\tfrac{p-q}{2} = \sqrt{\tfrac{p+q}{2} - pq}=\sqrt{2550\tfrac{1}{4} - 100}=49\tfrac{1}{2}
So a root is given by
x=50\tfrac{1}{2}-49\tfrac{1}{2}=1


Several authors have also published texts under the name of Kitāb al-ğabr wa-l-muqābala, including .

J. J. O'Conner and E. F. Robertson wrote in the MacTutor History of Mathematics archive:

R. Rashed and Angela Armstrong write:

Page from a Latin translation, beginning with "Dixit algorizmi"


Arithmetic

Al-Khwārizmī's second major work was on the subject of arithmetic, which survived in a Latin translation but was lost in the original Arabic. The translation was most likely done in the twelfth century by Adelard of Bath, who had also translated the astronomical tables in 1126.

The Latin manuscripts are untitled, but are commonly referred to by the first two words with which they start: Dixit algorizmi ("So said al-Khwārizmī"), or Algoritmi de numero Indorum ("al-Khwārizmī on the Hindu Art of Reckoning"), a name given to the work by Baldassarre Boncompagni in 1857. The original Arabic title was possibly ("The Book of Addition and Subtraction According to the Hindu Calculation")

Al-Khwarizmi's work on arithmetic was responsible for introducing the Arabic numerals, based on the Hindu-Arabic numeral system developed in Indian mathematics, to the Western world. The term "algorithm" is derived from the algorism, the technique of performing arithmetic with Hindu-Arabic numerals developed by al-Khwarizmi. Both "algorithm" and "algorism" are derived from the Latinized forms of al-Khwarizmi's name, Algoritmi and Algorismi, respectively.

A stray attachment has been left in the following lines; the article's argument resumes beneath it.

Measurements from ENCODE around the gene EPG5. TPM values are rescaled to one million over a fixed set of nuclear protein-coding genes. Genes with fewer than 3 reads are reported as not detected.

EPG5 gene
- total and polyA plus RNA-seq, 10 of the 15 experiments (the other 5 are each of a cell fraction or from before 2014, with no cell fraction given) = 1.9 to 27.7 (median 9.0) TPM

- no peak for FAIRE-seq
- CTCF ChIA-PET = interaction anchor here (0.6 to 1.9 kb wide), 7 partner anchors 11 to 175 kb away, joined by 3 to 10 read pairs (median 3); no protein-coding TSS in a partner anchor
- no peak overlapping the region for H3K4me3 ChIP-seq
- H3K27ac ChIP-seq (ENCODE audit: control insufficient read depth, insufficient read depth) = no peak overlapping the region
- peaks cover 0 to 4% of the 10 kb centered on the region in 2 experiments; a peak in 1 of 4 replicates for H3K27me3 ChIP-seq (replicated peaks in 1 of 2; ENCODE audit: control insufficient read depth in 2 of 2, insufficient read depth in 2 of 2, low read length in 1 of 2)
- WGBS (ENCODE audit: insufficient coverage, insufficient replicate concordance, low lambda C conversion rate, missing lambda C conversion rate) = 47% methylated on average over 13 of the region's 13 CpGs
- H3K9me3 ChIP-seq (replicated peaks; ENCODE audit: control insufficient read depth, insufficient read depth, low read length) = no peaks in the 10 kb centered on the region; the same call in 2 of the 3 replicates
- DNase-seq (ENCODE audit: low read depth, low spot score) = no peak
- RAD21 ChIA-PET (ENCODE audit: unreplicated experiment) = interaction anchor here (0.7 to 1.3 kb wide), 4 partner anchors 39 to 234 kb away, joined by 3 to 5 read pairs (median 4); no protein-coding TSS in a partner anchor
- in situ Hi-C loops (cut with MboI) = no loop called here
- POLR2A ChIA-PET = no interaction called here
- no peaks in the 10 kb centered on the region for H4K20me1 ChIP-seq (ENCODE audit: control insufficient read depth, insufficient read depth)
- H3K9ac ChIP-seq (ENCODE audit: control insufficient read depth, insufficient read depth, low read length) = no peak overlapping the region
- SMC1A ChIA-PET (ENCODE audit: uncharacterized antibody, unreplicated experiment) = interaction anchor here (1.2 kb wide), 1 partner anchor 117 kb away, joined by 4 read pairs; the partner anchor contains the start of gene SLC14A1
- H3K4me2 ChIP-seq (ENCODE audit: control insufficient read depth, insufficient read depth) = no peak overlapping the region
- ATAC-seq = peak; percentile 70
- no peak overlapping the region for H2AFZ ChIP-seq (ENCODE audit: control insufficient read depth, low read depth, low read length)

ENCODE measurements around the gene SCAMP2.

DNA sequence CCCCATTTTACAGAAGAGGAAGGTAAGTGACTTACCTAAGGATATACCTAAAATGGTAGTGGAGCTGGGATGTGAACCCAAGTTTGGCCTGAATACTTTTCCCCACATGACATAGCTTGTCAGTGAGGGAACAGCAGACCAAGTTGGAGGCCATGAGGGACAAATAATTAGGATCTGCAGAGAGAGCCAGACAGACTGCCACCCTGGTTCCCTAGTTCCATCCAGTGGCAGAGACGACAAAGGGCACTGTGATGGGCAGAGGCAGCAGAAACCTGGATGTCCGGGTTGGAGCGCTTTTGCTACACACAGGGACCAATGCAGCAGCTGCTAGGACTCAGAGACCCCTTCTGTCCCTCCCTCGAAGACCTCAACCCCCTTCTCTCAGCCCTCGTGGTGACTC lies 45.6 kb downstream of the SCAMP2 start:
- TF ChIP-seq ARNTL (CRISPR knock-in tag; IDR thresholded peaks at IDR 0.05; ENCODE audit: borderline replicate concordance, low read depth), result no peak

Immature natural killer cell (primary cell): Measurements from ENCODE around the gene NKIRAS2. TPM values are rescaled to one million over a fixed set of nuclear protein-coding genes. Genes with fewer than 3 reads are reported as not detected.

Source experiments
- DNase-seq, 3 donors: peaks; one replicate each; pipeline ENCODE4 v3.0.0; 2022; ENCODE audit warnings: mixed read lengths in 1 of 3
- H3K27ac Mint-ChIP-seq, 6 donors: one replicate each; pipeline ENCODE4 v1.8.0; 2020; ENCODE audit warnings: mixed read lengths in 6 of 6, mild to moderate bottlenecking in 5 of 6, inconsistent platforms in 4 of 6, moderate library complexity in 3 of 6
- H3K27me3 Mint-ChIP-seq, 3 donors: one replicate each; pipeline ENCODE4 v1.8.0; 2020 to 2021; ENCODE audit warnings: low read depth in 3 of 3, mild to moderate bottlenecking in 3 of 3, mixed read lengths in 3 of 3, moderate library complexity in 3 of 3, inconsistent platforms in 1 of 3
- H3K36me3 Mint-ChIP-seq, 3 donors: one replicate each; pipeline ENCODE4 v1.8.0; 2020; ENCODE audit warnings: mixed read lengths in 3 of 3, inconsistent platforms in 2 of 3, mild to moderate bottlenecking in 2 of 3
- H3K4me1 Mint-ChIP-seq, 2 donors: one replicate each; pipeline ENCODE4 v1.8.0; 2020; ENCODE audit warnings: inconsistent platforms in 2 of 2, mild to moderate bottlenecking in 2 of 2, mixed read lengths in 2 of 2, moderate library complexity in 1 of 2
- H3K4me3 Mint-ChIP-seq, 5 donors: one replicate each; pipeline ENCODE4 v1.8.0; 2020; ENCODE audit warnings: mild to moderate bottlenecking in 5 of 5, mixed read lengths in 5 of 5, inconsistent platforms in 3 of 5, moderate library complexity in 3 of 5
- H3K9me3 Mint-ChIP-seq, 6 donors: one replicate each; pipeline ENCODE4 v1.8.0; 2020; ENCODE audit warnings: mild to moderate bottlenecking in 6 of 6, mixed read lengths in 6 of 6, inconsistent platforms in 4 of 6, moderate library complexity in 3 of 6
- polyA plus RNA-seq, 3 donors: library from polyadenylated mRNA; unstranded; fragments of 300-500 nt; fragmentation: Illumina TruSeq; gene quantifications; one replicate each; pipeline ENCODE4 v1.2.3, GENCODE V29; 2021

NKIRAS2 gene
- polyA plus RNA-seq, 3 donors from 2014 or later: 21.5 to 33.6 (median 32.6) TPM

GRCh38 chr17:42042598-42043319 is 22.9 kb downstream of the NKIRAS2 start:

Astronomy

Corpus Christi College MS 283


 (Arabic: زيج "astronomical tables of Sindmarker and Hind") is a work consisting of approximately 37 chapters on calendrical and astronomical calculations and 116 tables with calendrical, astronomical and astrological data, as well as a table of sine values. This is the first of many Arabic Zijes based on the Indian astronomical methods known as the sindhind. The work contains tables for the movements of the sun, the moon and the five planets known at the time. This work marked the turning point in Islamic astronomy. Hitherto, Muslim astronomers had adopted a primarily research approach to the field, translating works of others and learning already discovered knowledge. Al-Khwarizmi's work marked the beginning of non-traditional methods of study and calculations.